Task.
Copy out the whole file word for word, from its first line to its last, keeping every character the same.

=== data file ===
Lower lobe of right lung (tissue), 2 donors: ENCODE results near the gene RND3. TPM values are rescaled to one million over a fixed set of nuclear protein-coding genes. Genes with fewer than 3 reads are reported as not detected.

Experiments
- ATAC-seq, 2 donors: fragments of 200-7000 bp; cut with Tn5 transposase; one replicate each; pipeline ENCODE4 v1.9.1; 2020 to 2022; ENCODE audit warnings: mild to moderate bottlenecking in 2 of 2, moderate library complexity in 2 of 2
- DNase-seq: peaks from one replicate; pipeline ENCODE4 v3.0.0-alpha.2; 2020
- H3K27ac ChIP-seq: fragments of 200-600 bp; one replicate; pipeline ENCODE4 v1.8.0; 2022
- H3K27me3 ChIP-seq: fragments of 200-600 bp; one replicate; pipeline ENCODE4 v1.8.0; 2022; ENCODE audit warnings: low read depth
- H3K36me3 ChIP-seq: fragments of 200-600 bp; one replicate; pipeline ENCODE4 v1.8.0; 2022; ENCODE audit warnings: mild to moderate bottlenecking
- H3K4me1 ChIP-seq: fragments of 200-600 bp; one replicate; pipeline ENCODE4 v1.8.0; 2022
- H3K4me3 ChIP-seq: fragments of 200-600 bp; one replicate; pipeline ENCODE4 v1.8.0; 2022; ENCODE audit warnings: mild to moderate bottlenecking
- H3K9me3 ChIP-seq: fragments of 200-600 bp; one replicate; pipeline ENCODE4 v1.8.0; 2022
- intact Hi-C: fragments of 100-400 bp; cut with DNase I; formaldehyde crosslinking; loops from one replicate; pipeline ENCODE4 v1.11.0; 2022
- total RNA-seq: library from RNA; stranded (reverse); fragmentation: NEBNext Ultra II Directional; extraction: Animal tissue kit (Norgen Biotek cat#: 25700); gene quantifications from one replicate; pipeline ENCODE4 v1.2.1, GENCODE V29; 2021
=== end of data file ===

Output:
Lower lobe of right lung (tissue), 2 donors: ENCODE results near the gene RND3. TPM values are rescaled to one million over a fixed set of nuclear protein-coding genes. Genes with fewer than 3 reads are reported as not detected.

Experiments
- ATAC-seq, 2 donors: fragments of 200-7000 bp; cut with Tn5 transposase; one replicate each; pipeline ENCODE4 v1.9.1; 2020 to 2022; ENCODE audit warnings: mild to moderate bottlenecking in 2 of 2, moderate library complexity in 2 of 2
- DNase-seq: peaks from one replicate; pipeline ENCODE4 v3.0.0-alpha.2; 2020
- H3K27ac ChIP-seq: fragments of 200-600 bp; one replicate; pipeline ENCODE4 v1.8.0; 2022
- H3K27me3 ChIP-seq: fragments of 200-600 bp; one replicate; pipeline ENCODE4 v1.8.0; 2022; ENCODE audit warnings: low read depth
- H3K36me3 ChIP-seq: fragments of 200-600 bp; one replicate; pipeline ENCODE4 v1.8.0; 2022; ENCODE audit warnings: mild to moderate bottlenecking
- H3K4me1 ChIP-seq: fragments of 200-600 bp; one replicate; pipeline ENCODE4 v1.8.0; 2022
- H3K4me3 ChIP-seq: fragments of 200-600 bp; one replicate; pipeline ENCODE4 v1.8.0; 2022; ENCODE audit warnings: mild to moderate bottlenecking
- H3K9me3 ChIP-seq: fragments of 200-600 bp; one replicate; pipeline ENCODE4 v1.8.0; 2022
- intact Hi-C: fragments of 100-400 bp; cut with DNase I; formaldehyde crosslinking; loops from one replicate; pipeline ENCODE4 v1.11.0; 2022
- total RNA-seq: library from RNA; stranded (reverse); fragmentation: NEBNext Ultra II Directional; extraction: Animal tissue kit (Norgen Biotek cat#: 25700); gene quantifications from one replicate; pipeline ENCODE4 v1.2.1, GENCODE V29; 2021